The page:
We’ve all heard that what’s measured gets done. When striving for equity, we have to balance two things: the need to accomplish what we’ve set out to accomplish and the recognition that measurement alone is insufficient* and is often used – particularly by white people – to check off boxes so that we can be more comfortable by claiming that we did what we set out to do and then move on to other priorities.
I say all of this so that we understand that extensive measurement is not a replacement for authentic listening, an open mind, and a willingness to acknowledge mistakes and learn from them. Simultaneously, when we measure the right things in the right way – by allowing our measures to emerge through collaboration with the people who know what matters – numbers can support a holistic effort to create a more just society.
With this in mind, I’d like to share List #3: Five Surprising Measures to Support Diversity, Equity, & Inclusion in Your Workplace.
- Caregiver status. I recently read a blog post by Mindful Return, a website that helps new parents return to work mindfully. The post recommends tracking and reporting caregiver status in the optional field of the EEO-1 form. Numerous authors – such as Anne-Marie Slaughter – have asserted that caregiving is not limited to new mothers, nor is it limited to new parents. Caregiving more broadly defined includes the care of family and loved ones, whether old, young, or in-between. Caregiver status is often unreported and undervalued, and – based on personal experience – misunderstood. Caregiving takes more than time; it takes emotional energy and impacts how you show up at work. Tracking caregiver status would help employers understand the extent to which supports (or a lack thereof) are ensuring that caregivers are getting the same opportunities to thrive and advance in their careers as non-caregivers.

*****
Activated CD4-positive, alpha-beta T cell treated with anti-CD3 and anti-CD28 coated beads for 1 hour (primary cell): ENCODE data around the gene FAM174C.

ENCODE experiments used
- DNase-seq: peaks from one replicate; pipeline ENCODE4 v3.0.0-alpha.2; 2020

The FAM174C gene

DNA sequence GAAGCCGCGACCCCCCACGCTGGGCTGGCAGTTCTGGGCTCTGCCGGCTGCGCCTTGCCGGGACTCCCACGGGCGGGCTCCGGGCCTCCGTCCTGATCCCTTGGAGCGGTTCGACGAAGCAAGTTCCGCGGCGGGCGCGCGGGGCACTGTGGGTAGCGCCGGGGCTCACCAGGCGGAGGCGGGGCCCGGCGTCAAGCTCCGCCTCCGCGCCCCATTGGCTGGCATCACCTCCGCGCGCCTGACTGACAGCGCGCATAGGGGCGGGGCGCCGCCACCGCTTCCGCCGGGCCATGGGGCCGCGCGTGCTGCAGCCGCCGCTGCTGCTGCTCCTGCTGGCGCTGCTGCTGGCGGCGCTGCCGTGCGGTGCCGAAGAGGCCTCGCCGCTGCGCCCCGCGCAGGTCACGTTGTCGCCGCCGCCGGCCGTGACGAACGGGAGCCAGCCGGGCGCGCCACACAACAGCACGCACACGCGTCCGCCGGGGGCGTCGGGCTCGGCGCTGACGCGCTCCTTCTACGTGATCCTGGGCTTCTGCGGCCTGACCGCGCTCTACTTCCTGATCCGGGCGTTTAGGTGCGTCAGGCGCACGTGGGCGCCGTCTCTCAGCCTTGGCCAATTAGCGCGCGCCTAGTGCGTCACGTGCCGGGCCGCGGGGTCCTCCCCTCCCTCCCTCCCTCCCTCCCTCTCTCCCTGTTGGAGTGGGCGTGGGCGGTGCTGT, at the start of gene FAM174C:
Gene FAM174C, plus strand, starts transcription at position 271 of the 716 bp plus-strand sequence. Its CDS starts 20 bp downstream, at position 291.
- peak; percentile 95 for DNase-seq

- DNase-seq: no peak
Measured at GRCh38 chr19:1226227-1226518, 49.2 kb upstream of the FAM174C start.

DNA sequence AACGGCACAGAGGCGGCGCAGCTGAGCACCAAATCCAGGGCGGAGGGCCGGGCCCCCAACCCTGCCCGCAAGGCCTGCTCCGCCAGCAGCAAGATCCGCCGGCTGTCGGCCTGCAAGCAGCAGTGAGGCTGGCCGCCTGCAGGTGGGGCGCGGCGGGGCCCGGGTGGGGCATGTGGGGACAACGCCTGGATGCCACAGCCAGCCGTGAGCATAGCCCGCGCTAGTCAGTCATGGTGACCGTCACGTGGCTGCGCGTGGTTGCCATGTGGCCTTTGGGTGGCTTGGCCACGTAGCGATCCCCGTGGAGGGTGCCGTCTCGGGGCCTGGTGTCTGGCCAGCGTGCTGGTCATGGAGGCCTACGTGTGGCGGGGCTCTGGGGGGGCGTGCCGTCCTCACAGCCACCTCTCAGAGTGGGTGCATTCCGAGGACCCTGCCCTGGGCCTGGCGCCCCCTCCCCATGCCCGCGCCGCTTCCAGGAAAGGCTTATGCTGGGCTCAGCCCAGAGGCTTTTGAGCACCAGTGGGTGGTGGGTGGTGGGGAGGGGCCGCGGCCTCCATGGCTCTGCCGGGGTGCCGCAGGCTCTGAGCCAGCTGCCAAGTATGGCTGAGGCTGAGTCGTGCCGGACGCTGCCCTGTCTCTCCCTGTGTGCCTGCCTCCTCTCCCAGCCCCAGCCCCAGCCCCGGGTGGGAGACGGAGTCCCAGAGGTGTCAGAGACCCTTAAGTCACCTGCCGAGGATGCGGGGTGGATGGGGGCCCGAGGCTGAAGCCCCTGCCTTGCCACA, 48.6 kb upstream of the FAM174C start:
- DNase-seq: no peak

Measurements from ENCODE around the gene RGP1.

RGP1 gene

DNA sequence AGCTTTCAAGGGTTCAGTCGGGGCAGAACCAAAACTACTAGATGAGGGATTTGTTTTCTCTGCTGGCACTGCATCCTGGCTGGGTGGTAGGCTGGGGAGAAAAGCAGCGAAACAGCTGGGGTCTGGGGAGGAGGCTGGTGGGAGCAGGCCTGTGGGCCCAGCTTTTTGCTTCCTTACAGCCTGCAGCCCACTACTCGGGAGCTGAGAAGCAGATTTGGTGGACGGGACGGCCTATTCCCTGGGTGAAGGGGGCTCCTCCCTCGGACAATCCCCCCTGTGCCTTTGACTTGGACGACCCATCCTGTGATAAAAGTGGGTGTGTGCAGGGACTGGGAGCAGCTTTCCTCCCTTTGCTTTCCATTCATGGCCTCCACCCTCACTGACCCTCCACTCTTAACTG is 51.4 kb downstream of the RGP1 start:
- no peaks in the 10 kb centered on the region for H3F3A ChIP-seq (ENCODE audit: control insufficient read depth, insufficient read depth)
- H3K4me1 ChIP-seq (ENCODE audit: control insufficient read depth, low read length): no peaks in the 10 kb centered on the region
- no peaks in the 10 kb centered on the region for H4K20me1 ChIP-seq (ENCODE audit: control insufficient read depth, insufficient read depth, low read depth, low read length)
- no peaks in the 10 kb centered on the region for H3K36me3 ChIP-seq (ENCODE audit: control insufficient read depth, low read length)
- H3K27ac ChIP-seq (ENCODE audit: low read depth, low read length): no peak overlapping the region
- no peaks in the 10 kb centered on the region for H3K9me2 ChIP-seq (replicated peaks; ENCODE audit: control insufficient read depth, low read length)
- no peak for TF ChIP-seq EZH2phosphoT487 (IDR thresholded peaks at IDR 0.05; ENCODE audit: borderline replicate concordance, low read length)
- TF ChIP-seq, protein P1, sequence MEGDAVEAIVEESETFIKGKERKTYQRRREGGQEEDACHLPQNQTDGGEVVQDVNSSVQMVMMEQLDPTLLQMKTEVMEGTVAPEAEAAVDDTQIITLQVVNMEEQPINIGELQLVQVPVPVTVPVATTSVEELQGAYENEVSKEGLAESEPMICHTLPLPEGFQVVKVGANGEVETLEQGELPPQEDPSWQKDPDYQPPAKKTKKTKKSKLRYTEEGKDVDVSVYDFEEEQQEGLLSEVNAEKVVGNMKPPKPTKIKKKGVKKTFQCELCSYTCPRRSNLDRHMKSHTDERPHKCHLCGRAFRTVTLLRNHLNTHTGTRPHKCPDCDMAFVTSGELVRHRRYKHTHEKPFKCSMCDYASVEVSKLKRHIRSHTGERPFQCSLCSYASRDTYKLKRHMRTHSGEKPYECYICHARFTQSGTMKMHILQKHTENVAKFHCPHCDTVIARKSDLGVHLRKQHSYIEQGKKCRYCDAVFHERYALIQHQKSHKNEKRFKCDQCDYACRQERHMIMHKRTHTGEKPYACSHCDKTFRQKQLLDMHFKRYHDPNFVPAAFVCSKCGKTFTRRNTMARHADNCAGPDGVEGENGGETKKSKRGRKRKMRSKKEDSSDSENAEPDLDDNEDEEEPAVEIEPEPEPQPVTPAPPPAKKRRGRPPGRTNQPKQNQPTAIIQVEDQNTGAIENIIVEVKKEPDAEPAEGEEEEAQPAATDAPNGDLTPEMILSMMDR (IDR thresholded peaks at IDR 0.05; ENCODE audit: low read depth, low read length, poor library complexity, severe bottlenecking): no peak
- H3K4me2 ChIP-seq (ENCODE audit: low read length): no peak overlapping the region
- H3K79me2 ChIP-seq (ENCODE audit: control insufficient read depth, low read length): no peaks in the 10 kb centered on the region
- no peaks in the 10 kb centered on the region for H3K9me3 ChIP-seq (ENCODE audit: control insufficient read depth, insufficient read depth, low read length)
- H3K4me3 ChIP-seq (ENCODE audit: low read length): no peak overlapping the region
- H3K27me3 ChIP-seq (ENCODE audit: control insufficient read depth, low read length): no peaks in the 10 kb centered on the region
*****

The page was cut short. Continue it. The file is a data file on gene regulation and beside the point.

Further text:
- Meeting Agendas. As a former qualitative researcher, I’ve seen the value in reviewing pages of qualitative data. In equity work, one untapped resource is the meeting agenda. I’ll write elsewhere about the importance of process to equity, but here I’ll focus on the idea that simply building out the agenda in a way that gives everyone the chance to participate is critical to ensuring equity. Think about it; we’ve all been in meetings where the agenda was created five minutes beforehand and the creator of the agenda – typically the person with the most power in the room – has booked themselves the most time to talk down to their employees. Sometimes, everyone gets a tiny slot set aside to talk; other times, only the people with the second-most power in the room are allotted a tiny bit of time. Where does that leave everyone else? Simply sitting and listening – or not. Gathering team meeting agendas and analyzing them as a whole body is one way to discover the extent to which power dynamics are denying people opportunity to contribute.